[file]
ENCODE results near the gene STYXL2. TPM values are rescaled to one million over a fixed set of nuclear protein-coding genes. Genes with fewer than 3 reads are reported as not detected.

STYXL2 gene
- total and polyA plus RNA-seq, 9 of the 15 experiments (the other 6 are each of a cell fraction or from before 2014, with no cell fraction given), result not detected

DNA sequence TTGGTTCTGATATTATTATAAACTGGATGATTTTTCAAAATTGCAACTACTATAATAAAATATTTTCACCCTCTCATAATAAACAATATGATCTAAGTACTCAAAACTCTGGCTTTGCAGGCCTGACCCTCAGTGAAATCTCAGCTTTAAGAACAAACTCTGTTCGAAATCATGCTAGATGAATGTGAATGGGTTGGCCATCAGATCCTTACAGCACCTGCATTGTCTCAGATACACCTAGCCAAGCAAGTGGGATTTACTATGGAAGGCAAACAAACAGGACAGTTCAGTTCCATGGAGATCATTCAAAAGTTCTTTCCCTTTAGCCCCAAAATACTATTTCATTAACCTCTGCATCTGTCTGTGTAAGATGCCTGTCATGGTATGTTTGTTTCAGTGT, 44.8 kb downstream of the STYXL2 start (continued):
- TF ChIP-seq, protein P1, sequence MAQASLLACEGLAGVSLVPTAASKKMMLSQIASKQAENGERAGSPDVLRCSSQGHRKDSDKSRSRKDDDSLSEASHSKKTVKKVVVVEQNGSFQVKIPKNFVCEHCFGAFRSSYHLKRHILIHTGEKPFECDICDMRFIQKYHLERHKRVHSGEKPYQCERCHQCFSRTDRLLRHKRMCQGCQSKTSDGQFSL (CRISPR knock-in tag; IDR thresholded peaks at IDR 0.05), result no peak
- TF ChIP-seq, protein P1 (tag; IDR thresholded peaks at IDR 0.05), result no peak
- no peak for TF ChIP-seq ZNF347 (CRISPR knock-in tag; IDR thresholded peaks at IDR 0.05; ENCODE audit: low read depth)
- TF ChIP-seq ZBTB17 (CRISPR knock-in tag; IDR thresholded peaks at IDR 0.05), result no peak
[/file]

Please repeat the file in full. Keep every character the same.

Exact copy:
ENCODE results near the gene STYXL2. TPM values are rescaled to one million over a fixed set of nuclear protein-coding genes. Genes with fewer than 3 reads are reported as not detected.

STYXL2 gene
- total and polyA plus RNA-seq, 9 of the 15 experiments (the other 6 are each of a cell fraction or from before 2014, with no cell fraction given), result not detected

DNA sequence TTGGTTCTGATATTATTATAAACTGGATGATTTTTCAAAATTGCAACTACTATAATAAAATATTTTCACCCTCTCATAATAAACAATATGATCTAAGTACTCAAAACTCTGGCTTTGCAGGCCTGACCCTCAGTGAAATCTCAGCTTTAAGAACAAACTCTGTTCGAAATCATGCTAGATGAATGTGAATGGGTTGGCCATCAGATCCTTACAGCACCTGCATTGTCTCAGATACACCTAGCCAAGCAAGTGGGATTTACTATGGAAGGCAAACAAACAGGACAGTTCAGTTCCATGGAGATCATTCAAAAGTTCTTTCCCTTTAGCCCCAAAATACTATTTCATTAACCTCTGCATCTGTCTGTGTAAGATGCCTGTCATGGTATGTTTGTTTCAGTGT, 44.8 kb downstream of the STYXL2 start (continued):
- TF ChIP-seq, protein P1, sequence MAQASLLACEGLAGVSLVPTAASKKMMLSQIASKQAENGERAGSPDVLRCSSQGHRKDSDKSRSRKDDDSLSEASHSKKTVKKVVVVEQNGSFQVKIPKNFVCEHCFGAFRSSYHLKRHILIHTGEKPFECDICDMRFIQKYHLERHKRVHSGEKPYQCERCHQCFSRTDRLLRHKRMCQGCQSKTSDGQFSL (CRISPR knock-in tag; IDR thresholded peaks at IDR 0.05), result no peak
- TF ChIP-seq, protein P1 (tag; IDR thresholded peaks at IDR 0.05), result no peak
- no peak for TF ChIP-seq ZNF347 (CRISPR knock-in tag; IDR thresholded peaks at IDR 0.05; ENCODE audit: low read depth)
- TF ChIP-seq ZBTB17 (CRISPR knock-in tag; IDR thresholded peaks at IDR 0.05), result no peak